There is plenty of evidence to support the Biblical descriptions of the divided kingdoms of Israel in the north and Judah in the south, with its capital in Jerusalem. Dever thinks that there is some evidence of a united kingdom under David but it is difficult to be sure of the extent (in time, area and power) of this kingdom, and it was certainly short-lived.
The archaeological evidence (e.g. religious figurines, cultic places) suggests that most of the people of Judah and Israel did not revert from a monotheistic religion to paganism, as recounted in the Bible, but rather that monotheism arose as a slow refinement of the pagan Canaanite religions. Even as late as the time of Hezekiah and Josiah (seventh century), Yahweh is sometimes depicted as being worshiped together with the female goddess Asherah. But Dever concludes that Josiah’s and Jeremiah’s attempts to reform these pagan practices, described in the Bible, have a historical basis.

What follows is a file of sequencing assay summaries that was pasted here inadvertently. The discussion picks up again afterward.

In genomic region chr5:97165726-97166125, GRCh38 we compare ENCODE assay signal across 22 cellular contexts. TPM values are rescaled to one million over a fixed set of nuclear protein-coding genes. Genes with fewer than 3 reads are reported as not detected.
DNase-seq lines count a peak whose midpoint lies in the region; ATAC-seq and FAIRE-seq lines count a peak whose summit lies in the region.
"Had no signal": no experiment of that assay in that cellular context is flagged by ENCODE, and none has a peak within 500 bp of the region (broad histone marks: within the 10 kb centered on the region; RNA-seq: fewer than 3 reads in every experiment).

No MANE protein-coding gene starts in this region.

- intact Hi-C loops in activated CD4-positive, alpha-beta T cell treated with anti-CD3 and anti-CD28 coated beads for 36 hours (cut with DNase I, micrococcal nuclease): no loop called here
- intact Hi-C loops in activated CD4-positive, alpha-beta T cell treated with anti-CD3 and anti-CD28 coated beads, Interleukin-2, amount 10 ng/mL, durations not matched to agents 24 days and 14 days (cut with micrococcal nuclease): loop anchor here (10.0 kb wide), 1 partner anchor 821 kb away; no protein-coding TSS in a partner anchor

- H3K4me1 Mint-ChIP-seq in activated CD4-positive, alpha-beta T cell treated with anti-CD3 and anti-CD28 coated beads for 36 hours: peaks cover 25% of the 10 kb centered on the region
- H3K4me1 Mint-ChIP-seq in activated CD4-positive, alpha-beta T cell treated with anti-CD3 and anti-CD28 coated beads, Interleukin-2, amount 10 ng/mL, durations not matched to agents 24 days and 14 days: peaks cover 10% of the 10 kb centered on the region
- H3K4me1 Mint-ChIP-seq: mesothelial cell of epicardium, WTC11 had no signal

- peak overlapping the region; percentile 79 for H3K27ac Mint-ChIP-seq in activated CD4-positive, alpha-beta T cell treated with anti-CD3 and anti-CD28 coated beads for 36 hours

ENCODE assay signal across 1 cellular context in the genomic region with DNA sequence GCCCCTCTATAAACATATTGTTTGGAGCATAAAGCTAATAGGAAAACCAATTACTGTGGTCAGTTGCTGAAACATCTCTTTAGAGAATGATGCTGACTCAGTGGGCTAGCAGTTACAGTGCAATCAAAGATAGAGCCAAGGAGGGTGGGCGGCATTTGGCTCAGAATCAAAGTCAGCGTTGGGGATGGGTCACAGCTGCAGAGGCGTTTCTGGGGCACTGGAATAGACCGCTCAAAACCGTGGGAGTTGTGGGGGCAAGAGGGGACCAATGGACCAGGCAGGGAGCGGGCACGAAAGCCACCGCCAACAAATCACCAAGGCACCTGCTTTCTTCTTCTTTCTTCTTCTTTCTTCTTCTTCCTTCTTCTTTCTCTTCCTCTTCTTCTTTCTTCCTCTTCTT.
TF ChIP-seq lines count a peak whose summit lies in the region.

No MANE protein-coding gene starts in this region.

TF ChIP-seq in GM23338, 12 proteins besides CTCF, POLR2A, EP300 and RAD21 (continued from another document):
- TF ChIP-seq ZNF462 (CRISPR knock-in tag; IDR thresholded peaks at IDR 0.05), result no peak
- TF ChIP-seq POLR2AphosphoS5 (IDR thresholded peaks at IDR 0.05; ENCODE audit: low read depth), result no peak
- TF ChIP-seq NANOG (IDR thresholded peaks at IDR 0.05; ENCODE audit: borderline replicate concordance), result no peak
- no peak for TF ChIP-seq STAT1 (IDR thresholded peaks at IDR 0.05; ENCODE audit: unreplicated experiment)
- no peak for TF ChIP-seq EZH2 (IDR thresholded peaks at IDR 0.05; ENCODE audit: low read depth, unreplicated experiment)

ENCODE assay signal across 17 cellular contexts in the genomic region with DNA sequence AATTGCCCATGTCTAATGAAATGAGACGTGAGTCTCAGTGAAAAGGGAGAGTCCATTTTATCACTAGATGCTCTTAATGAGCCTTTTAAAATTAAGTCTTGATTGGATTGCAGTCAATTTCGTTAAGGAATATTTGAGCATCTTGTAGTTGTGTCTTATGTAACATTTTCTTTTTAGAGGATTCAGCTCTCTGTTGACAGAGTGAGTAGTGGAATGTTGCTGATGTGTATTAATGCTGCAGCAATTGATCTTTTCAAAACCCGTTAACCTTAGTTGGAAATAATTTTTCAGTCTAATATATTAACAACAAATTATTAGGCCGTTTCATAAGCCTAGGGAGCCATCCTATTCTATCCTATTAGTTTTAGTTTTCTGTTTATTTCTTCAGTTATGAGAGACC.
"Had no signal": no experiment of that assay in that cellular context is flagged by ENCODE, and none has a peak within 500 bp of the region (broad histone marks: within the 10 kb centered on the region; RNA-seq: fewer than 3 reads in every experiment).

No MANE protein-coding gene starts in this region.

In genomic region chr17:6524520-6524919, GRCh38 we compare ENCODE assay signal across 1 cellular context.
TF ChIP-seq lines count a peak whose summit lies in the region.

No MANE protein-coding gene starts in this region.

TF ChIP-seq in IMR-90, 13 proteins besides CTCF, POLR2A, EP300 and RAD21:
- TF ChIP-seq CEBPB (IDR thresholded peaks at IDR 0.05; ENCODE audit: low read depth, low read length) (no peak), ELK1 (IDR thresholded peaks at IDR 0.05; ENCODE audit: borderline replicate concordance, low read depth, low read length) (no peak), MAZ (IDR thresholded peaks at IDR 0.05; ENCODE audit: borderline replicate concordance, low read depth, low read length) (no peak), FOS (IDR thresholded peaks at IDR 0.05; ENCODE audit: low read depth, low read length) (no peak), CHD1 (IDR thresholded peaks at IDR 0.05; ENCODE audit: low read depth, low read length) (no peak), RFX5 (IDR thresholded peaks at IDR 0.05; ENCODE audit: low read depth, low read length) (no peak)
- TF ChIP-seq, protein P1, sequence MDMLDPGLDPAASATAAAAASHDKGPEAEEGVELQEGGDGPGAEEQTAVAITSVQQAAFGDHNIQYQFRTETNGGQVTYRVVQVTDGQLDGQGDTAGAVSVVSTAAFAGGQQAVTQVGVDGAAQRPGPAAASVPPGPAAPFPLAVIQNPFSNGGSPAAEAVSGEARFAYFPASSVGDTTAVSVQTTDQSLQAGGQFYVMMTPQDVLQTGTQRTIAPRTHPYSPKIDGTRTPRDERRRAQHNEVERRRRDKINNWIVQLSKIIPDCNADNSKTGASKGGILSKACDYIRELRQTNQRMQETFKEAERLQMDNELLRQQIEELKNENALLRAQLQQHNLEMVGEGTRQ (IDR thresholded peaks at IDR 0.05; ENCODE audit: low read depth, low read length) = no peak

So how accurate is Old Testament history?
According to Dever, the accounts of the exodus and Joshua’s conquest contain little historical information, and are largely propaganda. But the situation described in the second half of the book of Joshua and the book of Judges apparently reflects the reality of a turbulent time of change, and many of the stories of the kings of Judah and Israel appear to have a historical basis, even though they were generally written up to make a propaganda, political or religious point.
Implications for christians
All this scepticism about the Old Testament accounts is disturbing for christians who believe the Bible to be “the Word of God”. What should we make of the archaeological information? These are big issues for christians, and we can expect to take time to come to terms with the evidence.